There are compelling reasons to rethink your diet once you pass your 50th birthday.
You may not have noticed many significant, outward changes yet to alert you to the ageing process, but your internal engine is going through alterations and a few dietary changes will help maintain it in good working order.
Let’s start with your metabolism.
For the majority of people it starts to slow down over time and this means we need to consume fewer calories overall, or risk putting on weight.
We also need to be more careful about where we get those calories. Delicious as they may be, it is advisable to reduce the amount of foods that are high in sugar and saturated fat, because they have a high calorie count.
Sioned Quirke of the British Dietetic Association is an advocate of portion control and a healthy, balanced diet.
However, she says this doesn’t need to mean you have to make drastic changes. Her approach is straightforward: “It’s just being aware of portion size, especially starchy carbohydrates because they can be so high in calories.
“So it may mean taking into account your activity level compared with your portion sizes; and there are things that can help – having a larger portion of fruit or vegetables and forgoing an extra potato.”
Exercise and diet is a healthy combo
Thinking about exercise and diet at the same time is a positive way to approach things.
Clearly, if your metabolism slows and you keep consuming calories at the same rate as in your 30s or 40s mixed with having little exercise, the result will certainly be weight gain.
Exercise, even if it is a twice daily walk with your dog, is a great help in health and well-being.
Sioned suggests that after 50 you also rethink the way you exercise.
She says, “It might not be the same form of exercise as previously, but you still need to do some to build muscle mass.”
Maintaining muscle requires calories, or the muscle disappears. Fat deposits don’t use any of your calorie intake – fat just stays there.
So, when you exercise to improve your muscle mass and tone, you are burning up calories, and that helps keep your weight in check.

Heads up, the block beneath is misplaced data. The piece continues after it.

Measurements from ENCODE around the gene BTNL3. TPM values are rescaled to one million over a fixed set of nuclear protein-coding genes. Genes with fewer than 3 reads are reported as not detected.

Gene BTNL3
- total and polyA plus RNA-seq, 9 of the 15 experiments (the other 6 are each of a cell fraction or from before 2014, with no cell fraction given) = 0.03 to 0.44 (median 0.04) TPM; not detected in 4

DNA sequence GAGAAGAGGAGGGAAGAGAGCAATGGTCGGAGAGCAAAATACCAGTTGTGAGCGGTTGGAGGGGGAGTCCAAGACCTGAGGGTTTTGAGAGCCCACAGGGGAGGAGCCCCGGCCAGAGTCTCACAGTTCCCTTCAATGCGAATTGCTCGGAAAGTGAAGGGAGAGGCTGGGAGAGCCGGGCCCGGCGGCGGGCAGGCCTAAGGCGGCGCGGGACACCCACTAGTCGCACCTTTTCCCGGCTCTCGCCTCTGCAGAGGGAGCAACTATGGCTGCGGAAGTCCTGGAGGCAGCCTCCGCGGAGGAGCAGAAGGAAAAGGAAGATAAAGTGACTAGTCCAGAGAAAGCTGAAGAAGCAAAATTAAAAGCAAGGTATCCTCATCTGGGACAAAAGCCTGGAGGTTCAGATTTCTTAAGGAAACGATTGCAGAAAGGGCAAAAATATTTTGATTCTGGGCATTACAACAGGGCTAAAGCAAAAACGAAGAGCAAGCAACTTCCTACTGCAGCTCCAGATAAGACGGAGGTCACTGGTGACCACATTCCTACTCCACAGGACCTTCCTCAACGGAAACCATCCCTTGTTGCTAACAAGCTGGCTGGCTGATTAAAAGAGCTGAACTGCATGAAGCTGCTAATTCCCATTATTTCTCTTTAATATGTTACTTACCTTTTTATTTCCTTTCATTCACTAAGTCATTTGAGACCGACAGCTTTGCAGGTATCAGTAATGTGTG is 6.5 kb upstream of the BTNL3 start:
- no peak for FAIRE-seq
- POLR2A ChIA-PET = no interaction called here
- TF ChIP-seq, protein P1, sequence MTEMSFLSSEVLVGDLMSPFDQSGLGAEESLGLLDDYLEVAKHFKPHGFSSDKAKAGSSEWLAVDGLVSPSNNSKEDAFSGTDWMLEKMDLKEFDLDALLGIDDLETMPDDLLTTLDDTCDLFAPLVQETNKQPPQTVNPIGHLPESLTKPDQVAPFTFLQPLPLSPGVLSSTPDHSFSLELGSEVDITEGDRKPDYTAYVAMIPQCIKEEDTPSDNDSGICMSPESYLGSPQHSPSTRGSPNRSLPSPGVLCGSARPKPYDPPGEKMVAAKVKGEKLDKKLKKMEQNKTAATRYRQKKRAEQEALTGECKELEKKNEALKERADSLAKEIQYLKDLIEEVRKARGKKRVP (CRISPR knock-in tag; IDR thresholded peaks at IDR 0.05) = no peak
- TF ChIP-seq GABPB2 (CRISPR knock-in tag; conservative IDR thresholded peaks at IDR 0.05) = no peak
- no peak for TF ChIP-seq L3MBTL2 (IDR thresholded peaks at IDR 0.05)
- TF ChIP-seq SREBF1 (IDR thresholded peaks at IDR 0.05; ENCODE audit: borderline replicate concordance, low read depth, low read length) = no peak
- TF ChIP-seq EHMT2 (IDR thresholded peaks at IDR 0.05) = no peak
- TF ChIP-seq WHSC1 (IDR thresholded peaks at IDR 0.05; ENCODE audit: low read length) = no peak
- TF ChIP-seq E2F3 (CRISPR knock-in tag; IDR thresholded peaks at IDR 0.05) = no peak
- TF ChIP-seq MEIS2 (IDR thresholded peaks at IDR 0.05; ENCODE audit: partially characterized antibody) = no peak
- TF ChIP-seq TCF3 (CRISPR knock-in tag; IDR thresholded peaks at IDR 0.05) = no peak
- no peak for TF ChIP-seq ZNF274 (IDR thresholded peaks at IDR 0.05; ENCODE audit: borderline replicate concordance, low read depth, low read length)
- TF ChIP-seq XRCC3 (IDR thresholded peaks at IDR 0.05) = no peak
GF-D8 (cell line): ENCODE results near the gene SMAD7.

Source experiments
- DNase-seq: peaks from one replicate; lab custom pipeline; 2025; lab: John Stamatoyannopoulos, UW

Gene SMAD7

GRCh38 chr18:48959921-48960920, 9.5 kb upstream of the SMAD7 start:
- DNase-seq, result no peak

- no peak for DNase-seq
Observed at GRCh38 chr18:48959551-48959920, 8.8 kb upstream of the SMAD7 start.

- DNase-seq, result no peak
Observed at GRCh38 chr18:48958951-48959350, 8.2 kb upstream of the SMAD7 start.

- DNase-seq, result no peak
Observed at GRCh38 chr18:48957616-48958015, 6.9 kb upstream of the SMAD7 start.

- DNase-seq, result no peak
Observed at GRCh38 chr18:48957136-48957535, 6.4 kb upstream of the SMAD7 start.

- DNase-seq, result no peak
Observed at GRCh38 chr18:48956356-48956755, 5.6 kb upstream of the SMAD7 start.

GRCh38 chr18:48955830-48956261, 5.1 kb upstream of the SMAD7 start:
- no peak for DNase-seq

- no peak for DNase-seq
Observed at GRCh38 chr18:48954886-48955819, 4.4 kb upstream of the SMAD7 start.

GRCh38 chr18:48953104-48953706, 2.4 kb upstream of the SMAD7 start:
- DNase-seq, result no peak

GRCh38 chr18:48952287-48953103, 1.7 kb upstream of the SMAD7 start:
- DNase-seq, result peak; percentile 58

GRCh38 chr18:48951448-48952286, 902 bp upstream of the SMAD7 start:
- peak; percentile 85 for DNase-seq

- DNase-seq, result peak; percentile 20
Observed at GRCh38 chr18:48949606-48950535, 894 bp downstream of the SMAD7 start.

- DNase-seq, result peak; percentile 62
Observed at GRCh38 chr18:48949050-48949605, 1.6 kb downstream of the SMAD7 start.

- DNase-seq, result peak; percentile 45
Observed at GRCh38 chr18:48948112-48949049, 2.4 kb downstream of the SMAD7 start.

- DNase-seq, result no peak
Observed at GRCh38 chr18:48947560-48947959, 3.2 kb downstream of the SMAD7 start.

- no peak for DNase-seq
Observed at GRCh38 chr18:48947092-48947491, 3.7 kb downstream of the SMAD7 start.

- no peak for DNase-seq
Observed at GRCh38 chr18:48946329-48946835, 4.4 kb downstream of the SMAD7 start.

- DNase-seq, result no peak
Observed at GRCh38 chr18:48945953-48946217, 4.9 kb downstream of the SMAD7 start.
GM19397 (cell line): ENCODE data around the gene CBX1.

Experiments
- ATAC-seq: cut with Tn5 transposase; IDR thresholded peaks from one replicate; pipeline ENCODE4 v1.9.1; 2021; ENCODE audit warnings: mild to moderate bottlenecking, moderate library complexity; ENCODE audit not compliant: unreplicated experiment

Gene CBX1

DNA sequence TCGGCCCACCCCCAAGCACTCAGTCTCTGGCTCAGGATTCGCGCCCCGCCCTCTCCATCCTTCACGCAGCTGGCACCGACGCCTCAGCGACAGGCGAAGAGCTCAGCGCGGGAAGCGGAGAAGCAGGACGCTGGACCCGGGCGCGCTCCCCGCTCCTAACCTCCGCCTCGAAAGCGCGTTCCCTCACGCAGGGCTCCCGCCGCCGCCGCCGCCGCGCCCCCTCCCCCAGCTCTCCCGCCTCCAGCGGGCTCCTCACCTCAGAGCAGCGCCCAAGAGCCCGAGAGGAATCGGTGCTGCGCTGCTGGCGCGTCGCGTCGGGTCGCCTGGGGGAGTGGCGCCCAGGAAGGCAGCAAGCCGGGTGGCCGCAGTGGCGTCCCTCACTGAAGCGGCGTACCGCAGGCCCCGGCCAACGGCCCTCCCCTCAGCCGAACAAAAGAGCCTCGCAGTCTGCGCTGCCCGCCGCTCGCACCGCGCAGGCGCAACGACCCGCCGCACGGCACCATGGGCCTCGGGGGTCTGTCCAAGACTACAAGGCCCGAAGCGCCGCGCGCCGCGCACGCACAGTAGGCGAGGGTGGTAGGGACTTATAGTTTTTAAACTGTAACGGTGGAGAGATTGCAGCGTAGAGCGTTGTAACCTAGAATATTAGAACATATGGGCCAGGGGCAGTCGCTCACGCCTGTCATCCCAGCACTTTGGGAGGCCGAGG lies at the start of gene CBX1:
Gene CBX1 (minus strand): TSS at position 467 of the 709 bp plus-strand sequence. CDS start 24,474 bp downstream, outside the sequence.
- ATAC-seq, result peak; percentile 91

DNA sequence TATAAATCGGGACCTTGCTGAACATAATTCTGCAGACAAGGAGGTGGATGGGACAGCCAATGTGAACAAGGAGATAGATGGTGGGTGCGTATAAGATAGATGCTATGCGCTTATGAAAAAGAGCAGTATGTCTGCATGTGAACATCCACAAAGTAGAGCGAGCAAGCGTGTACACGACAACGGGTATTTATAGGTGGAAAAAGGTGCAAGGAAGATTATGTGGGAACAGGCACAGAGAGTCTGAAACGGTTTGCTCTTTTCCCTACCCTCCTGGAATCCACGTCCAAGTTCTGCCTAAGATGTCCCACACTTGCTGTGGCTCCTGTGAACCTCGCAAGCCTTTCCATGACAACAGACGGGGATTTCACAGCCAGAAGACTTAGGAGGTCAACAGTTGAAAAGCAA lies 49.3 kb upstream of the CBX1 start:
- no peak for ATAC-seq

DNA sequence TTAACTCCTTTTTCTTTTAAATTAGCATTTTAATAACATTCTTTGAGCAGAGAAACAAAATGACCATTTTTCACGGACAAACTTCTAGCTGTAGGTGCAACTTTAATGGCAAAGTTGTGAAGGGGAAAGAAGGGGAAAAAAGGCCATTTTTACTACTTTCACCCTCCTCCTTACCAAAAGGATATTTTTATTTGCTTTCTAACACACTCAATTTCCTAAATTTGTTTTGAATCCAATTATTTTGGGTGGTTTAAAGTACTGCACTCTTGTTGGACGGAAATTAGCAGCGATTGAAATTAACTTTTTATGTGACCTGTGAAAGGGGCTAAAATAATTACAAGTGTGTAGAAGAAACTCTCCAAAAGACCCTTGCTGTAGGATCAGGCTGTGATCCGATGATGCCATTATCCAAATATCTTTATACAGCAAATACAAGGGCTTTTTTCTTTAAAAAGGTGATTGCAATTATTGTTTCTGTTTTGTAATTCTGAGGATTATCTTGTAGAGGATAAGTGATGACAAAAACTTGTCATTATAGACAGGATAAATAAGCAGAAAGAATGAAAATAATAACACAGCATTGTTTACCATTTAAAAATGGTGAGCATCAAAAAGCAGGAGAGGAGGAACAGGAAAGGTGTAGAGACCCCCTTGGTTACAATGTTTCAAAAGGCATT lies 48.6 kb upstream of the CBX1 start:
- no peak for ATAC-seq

Protect your bones
As you age, you progressively lose bone density.
This is a more serious issue for post-menopausal women.
Adding more calcium, phosphorous and Vitamin D to your diet will help. Dairy products provide calcium, but if you’re watching your calories, then it’s better to get your calcium from broccoli, kale and watercress.
Phosphorous you can get from high-protein foods, such as meat, poultry, fish, beans and dairy.
As you may guess, vegetarians and vegans need to ensure they include plenty of legumes in their diet to keep phosphorous levels up.
Look after your gut
Digestive problems are part and parcel of ageing for many, so keeping this important part of your ‘engine’ healthy will improve your overall sense of wellbeing.
Fibre is essential, because it helps the gut absorb more nutrients form your food, plus meals with plenty of fibre prevent sudden spikes in blood sugar levels and help maintain a slower insulin response. More fibre also means a more consistent energy level. Add more fruits and vegetables with edible skins, seeds and stalks to your diet, plus pulses and whole grains.
Keeping your Vitamin B levels up will also help to protect your nervous system and brain function, and you’ll find a guide to the entire range of B vitamins and the best food sources at this NHS guide.
Don’t forget to stay hydrated by drinking at least two litres of water daily. It’s the fluid that ‘oils’ your body’s internal functions and plays a vital role in our general health.
As you can see, adjusting your diet after 50 doesn’t require a dietary revolution: just a slight reduction in calorie intake, a bit more exercise and attention to getting the full range of nutrients.